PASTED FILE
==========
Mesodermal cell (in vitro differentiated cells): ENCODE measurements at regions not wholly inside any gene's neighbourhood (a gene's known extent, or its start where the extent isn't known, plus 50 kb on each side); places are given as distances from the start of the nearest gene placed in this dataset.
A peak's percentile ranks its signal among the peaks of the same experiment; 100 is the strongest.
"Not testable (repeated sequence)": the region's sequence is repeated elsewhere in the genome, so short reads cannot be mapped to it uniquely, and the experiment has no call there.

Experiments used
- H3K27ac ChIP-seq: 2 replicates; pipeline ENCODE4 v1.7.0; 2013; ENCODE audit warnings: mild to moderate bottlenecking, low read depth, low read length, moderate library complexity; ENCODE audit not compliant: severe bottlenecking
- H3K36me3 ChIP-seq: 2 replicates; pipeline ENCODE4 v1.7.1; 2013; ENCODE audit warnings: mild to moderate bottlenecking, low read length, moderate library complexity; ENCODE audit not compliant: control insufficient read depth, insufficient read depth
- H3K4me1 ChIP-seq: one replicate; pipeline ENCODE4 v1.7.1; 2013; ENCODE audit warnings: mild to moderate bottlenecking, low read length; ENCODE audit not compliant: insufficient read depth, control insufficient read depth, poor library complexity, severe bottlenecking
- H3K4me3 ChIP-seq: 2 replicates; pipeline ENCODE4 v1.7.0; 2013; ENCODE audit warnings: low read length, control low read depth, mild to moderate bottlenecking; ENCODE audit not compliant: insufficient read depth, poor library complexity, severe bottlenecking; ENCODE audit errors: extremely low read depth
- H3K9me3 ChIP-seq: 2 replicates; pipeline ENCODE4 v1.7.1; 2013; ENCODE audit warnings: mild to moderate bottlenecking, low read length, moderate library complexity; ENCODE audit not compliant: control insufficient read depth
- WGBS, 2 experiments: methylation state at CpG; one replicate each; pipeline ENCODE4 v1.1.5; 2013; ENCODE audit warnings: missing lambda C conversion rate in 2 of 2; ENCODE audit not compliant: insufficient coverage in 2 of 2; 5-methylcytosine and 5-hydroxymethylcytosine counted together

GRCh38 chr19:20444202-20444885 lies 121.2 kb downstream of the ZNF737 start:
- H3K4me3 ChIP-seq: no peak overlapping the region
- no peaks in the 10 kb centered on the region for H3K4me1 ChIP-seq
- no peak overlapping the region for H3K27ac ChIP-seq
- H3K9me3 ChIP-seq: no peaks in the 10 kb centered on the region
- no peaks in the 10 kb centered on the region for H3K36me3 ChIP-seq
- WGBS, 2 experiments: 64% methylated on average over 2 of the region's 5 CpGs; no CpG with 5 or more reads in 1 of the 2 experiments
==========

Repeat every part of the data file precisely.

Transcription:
Mesodermal cell (in vitro differentiated cells): ENCODE measurements at regions not wholly inside any gene's neighbourhood (a gene's known extent, or its start where the extent isn't known, plus 50 kb on each side); places are given as distances from the start of the nearest gene placed in this dataset.
A peak's percentile ranks its signal among the peaks of the same experiment; 100 is the strongest.
"Not testable (repeated sequence)": the region's sequence is repeated elsewhere in the genome, so short reads cannot be mapped to it uniquely, and the experiment has no call there.

Experiments used
- H3K27ac ChIP-seq: 2 replicates; pipeline ENCODE4 v1.7.0; 2013; ENCODE audit warnings: mild to moderate bottlenecking, low read depth, low read length, moderate library complexity; ENCODE audit not compliant: severe bottlenecking
- H3K36me3 ChIP-seq: 2 replicates; pipeline ENCODE4 v1.7.1; 2013; ENCODE audit warnings: mild to moderate bottlenecking, low read length, moderate library complexity; ENCODE audit not compliant: control insufficient read depth, insufficient read depth
- H3K4me1 ChIP-seq: one replicate; pipeline ENCODE4 v1.7.1; 2013; ENCODE audit warnings: mild to moderate bottlenecking, low read length; ENCODE audit not compliant: insufficient read depth, control insufficient read depth, poor library complexity, severe bottlenecking
- H3K4me3 ChIP-seq: 2 replicates; pipeline ENCODE4 v1.7.0; 2013; ENCODE audit warnings: low read length, control low read depth, mild to moderate bottlenecking; ENCODE audit not compliant: insufficient read depth, poor library complexity, severe bottlenecking; ENCODE audit errors: extremely low read depth
- H3K9me3 ChIP-seq: 2 replicates; pipeline ENCODE4 v1.7.1; 2013; ENCODE audit warnings: mild to moderate bottlenecking, low read length, moderate library complexity; ENCODE audit not compliant: control insufficient read depth
- WGBS, 2 experiments: methylation state at CpG; one replicate each; pipeline ENCODE4 v1.1.5; 2013; ENCODE audit warnings: missing lambda C conversion rate in 2 of 2; ENCODE audit not compliant: insufficient coverage in 2 of 2; 5-methylcytosine and 5-hydroxymethylcytosine counted together

GRCh38 chr19:20444202-20444885 lies 121.2 kb downstream of the ZNF737 start:
- H3K4me3 ChIP-seq: no peak overlapping the region
- no peaks in the 10 kb centered on the region for H3K4me1 ChIP-seq
- no peak overlapping the region for H3K27ac ChIP-seq
- H3K9me3 ChIP-seq: no peaks in the 10 kb centered on the region
- no peaks in the 10 kb centered on the region for H3K36me3 ChIP-seq
- WGBS, 2 experiments: 64% methylated on average over 2 of the region's 5 CpGs; no CpG with 5 or more reads in 1 of the 2 experiments